First published in LES Insights
In considering the totality of the circumstances, a Maryland court recently deemed a case "exceptional" and awarded attorney's fees against a company that displayed a pattern of threatening or instituting litigation to induce nuisance-value licenses or settlements, delayed disclosure to the USPTO of material prior art in its possession, and exhibited questionable litigation conduct, including being uncommunicative and uncooperative in the face of its opponent's reasonable attempts to conclude the dispute and making spurious arguments to avoid paying costs or fees. The court also found that the patent owner's dissolution did not shield it from paying the award of attorney fees, noting that the terminated entity continues to survive for purposes of the action until all judgments, orders, and decrees have been fully executed.
In United States patent-infringement cases, a fee-shifting provision enables courts to award attorney's fees to prevailing parties in "exceptional cases." District courts use their discretion to determine when a case is exceptional by analyzing the totality of the circumstances surrounding a case.
Recently, in Novartis Corp. v. Webvention Holdings LLC,1 the U.S. District Court for the District of Maryland deemed the case "exceptional" and awarded attorney's fees to Novartis Corp., concluding that Webvention LLC's conduct created inferences of improper motivation, litigation misconduct, and a need for deterrence. The court looked to the totality of the circumstances and found that Webvention: 1) threatened or instituted litigation to induce nuisance-value licenses or settlements; 2) delayed disclosure to the United States Patent and Trademark Office (USPTO) of material prior art in its possession during a patent reexamination; and 3) was uncooperative and unresponsive toward Novartis during the course of the litigation.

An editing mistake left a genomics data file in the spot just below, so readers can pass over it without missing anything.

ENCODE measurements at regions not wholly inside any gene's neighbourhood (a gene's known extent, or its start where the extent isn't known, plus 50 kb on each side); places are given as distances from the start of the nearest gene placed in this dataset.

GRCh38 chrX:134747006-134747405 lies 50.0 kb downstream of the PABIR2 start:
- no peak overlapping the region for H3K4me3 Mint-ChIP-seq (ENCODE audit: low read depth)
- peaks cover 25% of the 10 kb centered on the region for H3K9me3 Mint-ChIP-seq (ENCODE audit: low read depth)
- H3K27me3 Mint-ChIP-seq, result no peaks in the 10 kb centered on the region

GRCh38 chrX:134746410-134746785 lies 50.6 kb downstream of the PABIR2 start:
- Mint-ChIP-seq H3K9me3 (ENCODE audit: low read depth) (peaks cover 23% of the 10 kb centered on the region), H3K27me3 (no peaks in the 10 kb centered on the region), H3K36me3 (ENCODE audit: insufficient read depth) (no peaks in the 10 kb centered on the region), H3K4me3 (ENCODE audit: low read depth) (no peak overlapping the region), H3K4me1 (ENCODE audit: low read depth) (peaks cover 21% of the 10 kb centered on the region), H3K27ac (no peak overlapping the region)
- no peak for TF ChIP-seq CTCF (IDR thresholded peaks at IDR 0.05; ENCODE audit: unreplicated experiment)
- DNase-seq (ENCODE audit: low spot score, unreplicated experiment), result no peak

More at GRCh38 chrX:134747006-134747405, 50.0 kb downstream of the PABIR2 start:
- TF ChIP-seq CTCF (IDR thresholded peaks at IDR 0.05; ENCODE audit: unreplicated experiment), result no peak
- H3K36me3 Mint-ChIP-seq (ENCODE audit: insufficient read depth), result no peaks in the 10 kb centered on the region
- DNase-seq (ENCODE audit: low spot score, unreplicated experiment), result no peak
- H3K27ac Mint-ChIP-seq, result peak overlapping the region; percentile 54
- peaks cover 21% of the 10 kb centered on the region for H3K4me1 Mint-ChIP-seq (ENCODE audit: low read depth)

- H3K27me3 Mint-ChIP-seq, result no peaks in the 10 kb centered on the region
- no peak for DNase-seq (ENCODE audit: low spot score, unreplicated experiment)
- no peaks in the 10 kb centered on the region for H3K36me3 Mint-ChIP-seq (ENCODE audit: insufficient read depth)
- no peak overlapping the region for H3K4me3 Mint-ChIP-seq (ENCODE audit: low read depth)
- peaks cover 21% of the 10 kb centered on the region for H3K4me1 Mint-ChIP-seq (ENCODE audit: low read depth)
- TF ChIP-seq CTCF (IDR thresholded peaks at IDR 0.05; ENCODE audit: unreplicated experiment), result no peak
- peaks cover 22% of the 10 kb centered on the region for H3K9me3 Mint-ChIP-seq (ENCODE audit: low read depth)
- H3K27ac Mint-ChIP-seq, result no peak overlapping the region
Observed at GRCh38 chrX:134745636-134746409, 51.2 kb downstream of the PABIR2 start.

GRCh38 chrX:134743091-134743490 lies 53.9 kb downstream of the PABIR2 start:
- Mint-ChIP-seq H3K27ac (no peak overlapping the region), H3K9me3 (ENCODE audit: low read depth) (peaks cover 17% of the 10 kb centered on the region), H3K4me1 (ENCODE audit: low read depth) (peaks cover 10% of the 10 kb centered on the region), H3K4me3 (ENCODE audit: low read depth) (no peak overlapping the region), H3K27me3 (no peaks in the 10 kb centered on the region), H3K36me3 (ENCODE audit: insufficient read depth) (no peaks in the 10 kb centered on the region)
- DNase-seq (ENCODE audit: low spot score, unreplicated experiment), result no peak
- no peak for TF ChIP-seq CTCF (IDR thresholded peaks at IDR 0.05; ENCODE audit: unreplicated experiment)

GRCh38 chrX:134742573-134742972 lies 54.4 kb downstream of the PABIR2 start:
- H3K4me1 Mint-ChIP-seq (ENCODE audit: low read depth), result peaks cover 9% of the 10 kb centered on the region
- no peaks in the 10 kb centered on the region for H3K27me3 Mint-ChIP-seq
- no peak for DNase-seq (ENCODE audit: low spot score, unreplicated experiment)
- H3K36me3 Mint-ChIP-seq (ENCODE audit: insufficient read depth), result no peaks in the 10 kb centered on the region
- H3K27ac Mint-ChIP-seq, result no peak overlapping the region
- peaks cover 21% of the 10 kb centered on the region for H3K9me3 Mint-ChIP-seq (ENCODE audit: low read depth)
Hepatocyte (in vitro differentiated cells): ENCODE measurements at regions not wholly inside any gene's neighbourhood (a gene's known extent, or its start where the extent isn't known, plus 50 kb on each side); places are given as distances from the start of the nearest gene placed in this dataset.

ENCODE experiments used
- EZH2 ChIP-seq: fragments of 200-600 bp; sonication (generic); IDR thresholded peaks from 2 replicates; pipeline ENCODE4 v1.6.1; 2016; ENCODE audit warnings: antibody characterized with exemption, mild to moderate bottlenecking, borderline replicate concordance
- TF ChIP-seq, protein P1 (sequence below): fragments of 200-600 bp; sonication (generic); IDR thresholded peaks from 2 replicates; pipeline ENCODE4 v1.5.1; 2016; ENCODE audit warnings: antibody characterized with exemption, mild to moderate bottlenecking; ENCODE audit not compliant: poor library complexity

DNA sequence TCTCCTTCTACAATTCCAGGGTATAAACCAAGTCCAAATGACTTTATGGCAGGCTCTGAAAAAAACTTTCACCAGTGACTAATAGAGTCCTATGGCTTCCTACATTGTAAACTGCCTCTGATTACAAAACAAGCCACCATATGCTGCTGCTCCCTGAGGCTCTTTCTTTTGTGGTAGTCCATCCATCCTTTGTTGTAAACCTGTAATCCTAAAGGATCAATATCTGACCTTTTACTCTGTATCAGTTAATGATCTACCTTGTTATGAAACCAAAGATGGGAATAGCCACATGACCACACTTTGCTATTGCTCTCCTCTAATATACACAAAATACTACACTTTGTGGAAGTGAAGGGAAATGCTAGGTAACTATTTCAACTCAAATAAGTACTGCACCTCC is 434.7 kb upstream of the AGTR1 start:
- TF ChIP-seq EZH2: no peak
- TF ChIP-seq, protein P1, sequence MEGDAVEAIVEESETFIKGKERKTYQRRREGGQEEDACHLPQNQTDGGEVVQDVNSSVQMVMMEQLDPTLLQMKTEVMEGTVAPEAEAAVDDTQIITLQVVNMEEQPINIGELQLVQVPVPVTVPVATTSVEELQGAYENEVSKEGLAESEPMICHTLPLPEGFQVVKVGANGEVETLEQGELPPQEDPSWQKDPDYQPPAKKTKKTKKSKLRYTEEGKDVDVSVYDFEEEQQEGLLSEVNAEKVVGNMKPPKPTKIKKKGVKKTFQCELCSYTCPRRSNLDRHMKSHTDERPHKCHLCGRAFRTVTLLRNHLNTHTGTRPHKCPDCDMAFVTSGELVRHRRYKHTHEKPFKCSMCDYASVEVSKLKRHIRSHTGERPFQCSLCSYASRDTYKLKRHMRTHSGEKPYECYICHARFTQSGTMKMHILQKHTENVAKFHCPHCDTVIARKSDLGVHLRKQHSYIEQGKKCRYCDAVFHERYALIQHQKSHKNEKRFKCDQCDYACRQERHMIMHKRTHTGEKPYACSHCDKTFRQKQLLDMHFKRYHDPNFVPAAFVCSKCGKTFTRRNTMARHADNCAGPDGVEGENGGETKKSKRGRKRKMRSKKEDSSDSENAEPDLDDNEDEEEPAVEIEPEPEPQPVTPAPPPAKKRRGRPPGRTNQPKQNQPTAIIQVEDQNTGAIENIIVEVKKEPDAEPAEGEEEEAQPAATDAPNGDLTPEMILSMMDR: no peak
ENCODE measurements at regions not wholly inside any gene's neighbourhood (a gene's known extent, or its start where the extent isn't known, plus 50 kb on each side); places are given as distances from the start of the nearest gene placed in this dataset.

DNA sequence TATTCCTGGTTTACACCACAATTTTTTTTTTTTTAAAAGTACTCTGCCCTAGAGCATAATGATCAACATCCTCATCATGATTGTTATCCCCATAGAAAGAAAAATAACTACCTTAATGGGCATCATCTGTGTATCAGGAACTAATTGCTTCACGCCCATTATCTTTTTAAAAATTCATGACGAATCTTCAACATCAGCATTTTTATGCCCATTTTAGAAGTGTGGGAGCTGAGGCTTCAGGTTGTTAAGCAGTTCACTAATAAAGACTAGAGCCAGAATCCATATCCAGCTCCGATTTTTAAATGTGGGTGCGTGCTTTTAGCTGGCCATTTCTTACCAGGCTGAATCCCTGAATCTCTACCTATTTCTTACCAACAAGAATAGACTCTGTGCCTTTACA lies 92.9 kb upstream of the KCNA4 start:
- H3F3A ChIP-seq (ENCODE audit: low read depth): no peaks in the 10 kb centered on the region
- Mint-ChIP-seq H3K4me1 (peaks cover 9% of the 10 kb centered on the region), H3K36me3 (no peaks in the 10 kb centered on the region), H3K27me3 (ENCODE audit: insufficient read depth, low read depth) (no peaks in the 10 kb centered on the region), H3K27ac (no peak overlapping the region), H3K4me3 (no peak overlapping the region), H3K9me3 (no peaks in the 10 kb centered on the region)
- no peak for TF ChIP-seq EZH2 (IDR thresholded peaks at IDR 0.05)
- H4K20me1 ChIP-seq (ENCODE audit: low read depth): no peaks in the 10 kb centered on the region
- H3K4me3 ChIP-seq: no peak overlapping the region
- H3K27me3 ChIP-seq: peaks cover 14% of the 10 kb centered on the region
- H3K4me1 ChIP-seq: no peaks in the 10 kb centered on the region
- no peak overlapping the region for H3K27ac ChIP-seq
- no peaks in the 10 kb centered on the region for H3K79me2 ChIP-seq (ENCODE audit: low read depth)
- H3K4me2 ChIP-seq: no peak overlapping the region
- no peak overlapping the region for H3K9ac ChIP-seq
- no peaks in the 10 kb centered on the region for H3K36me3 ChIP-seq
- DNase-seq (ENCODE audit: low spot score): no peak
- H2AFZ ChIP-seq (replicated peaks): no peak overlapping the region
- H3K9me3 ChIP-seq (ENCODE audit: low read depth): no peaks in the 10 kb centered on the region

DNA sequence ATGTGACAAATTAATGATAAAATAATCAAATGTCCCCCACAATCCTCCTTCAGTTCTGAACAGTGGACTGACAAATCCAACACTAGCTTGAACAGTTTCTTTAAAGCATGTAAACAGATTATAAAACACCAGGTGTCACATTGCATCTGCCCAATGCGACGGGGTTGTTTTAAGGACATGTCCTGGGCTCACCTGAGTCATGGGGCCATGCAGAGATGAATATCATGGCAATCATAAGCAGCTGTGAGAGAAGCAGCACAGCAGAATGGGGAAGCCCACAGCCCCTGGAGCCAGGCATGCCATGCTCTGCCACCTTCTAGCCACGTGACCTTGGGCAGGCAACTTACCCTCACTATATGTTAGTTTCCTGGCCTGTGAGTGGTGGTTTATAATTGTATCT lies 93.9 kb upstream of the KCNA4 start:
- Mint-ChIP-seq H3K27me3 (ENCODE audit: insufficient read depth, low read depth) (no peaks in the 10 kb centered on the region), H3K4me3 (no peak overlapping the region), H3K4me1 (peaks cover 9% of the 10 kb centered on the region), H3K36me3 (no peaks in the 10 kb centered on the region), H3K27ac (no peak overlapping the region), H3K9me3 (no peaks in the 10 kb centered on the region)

After acquiring a patent covering webpage "mouse-over" functionality—where an image or graphic changes once a user places the mouse-pointer in a specific location—non-practicing entity Webvention began demanding five-figure licensing fees from companies it said were infringing the patent. Within two years, Webvention claimed to have licensed the technology to over 350 companies. When companies refused to pay the licensing fee, Webvention would file suit and eventually sued 88 defendants in 21 different lawsuits. Many cases settled before reaching the expensive discovery phase of litigation.
After receiving a demand letter from Webvention offering it a license to use the patented technology for $80,000, Novartis filed a declaratory judgment action asking the court to declare that Novartis did not infringe and that the patent was invalid.
During the litigation, the USPTO reexamined the patentability of Webvention's invention based on requests from anonymous third parties. The reexamination triggered a duty on Webvention to disclose all information to the USPTO known to be material to patentability. Only after the substantive portion of the reexamination had concluded in Webvention's favor, however, did Webvention disclose to the USPTO material prior art that an alleged infringer had provided to Webvention about one year earlier. Upon request, a new reexamination was instituted based on the newly disclosed prior art. The USPTO subsequently issued a final rejection of the patent claims that Webvention had asserted against Novartis.